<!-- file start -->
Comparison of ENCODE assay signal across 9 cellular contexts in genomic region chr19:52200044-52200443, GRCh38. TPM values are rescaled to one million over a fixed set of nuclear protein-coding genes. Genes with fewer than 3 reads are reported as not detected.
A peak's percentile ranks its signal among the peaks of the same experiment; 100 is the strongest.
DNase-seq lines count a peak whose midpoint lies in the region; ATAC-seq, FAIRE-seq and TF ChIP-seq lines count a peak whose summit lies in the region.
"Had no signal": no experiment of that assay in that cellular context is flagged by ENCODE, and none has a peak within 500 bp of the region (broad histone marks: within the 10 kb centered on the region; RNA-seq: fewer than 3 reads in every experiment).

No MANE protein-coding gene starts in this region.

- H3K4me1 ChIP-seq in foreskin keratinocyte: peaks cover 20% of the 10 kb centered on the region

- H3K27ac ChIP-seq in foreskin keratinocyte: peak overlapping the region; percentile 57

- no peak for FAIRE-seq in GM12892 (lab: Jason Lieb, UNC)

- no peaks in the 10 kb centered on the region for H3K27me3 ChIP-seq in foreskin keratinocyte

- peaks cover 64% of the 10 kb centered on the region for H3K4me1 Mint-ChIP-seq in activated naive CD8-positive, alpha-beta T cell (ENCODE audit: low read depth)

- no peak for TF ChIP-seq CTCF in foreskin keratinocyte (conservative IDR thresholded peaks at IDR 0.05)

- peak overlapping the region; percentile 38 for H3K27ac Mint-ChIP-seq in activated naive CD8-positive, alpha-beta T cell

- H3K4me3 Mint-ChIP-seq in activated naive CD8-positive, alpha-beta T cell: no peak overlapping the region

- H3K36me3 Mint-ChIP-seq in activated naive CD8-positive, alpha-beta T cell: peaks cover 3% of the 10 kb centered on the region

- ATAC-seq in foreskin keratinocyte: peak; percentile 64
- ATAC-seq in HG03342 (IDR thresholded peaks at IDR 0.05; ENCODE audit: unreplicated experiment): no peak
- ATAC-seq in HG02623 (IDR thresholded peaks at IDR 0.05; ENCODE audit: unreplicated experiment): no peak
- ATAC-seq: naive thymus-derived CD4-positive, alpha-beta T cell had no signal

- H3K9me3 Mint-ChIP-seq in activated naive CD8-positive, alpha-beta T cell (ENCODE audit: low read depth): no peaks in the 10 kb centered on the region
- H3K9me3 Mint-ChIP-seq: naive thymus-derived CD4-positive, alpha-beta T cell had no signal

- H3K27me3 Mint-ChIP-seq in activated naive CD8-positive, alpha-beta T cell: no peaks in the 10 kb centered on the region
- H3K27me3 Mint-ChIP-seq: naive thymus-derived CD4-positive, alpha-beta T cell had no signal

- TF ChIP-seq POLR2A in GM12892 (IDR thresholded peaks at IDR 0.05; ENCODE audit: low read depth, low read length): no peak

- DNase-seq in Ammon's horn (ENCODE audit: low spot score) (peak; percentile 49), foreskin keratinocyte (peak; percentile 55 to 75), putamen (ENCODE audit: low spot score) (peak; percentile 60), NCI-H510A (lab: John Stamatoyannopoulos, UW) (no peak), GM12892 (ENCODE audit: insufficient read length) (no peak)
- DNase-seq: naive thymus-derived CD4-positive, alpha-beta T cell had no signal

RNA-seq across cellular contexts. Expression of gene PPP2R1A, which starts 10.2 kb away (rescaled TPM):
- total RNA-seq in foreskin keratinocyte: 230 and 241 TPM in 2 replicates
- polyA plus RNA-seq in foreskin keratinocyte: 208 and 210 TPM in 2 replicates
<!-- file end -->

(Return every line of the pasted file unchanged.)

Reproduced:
Comparison of ENCODE assay signal across 9 cellular contexts in genomic region chr19:52200044-52200443, GRCh38. TPM values are rescaled to one million over a fixed set of nuclear protein-coding genes. Genes with fewer than 3 reads are reported as not detected.
A peak's percentile ranks its signal among the peaks of the same experiment; 100 is the strongest.
DNase-seq lines count a peak whose midpoint lies in the region; ATAC-seq, FAIRE-seq and TF ChIP-seq lines count a peak whose summit lies in the region.
"Had no signal": no experiment of that assay in that cellular context is flagged by ENCODE, and none has a peak within 500 bp of the region (broad histone marks: within the 10 kb centered on the region; RNA-seq: fewer than 3 reads in every experiment).

No MANE protein-coding gene starts in this region.

- H3K4me1 ChIP-seq in foreskin keratinocyte: peaks cover 20% of the 10 kb centered on the region

- H3K27ac ChIP-seq in foreskin keratinocyte: peak overlapping the region; percentile 57

- no peak for FAIRE-seq in GM12892 (lab: Jason Lieb, UNC)

- no peaks in the 10 kb centered on the region for H3K27me3 ChIP-seq in foreskin keratinocyte

- peaks cover 64% of the 10 kb centered on the region for H3K4me1 Mint-ChIP-seq in activated naive CD8-positive, alpha-beta T cell (ENCODE audit: low read depth)

- no peak for TF ChIP-seq CTCF in foreskin keratinocyte (conservative IDR thresholded peaks at IDR 0.05)

- peak overlapping the region; percentile 38 for H3K27ac Mint-ChIP-seq in activated naive CD8-positive, alpha-beta T cell

- H3K4me3 Mint-ChIP-seq in activated naive CD8-positive, alpha-beta T cell: no peak overlapping the region

- H3K36me3 Mint-ChIP-seq in activated naive CD8-positive, alpha-beta T cell: peaks cover 3% of the 10 kb centered on the region

- ATAC-seq in foreskin keratinocyte: peak; percentile 64
- ATAC-seq in HG03342 (IDR thresholded peaks at IDR 0.05; ENCODE audit: unreplicated experiment): no peak
- ATAC-seq in HG02623 (IDR thresholded peaks at IDR 0.05; ENCODE audit: unreplicated experiment): no peak
- ATAC-seq: naive thymus-derived CD4-positive, alpha-beta T cell had no signal

- H3K9me3 Mint-ChIP-seq in activated naive CD8-positive, alpha-beta T cell (ENCODE audit: low read depth): no peaks in the 10 kb centered on the region
- H3K9me3 Mint-ChIP-seq: naive thymus-derived CD4-positive, alpha-beta T cell had no signal

- H3K27me3 Mint-ChIP-seq in activated naive CD8-positive, alpha-beta T cell: no peaks in the 10 kb centered on the region
- H3K27me3 Mint-ChIP-seq: naive thymus-derived CD4-positive, alpha-beta T cell had no signal

- TF ChIP-seq POLR2A in GM12892 (IDR thresholded peaks at IDR 0.05; ENCODE audit: low read depth, low read length): no peak

- DNase-seq in Ammon's horn (ENCODE audit: low spot score) (peak; percentile 49), foreskin keratinocyte (peak; percentile 55 to 75), putamen (ENCODE audit: low spot score) (peak; percentile 60), NCI-H510A (lab: John Stamatoyannopoulos, UW) (no peak), GM12892 (ENCODE audit: insufficient read length) (no peak)
- DNase-seq: naive thymus-derived CD4-positive, alpha-beta T cell had no signal

RNA-seq across cellular contexts. Expression of gene PPP2R1A, which starts 10.2 kb away (rescaled TPM):
- total RNA-seq in foreskin keratinocyte: 230 and 241 TPM in 2 replicates
- polyA plus RNA-seq in foreskin keratinocyte: 208 and 210 TPM in 2 replicates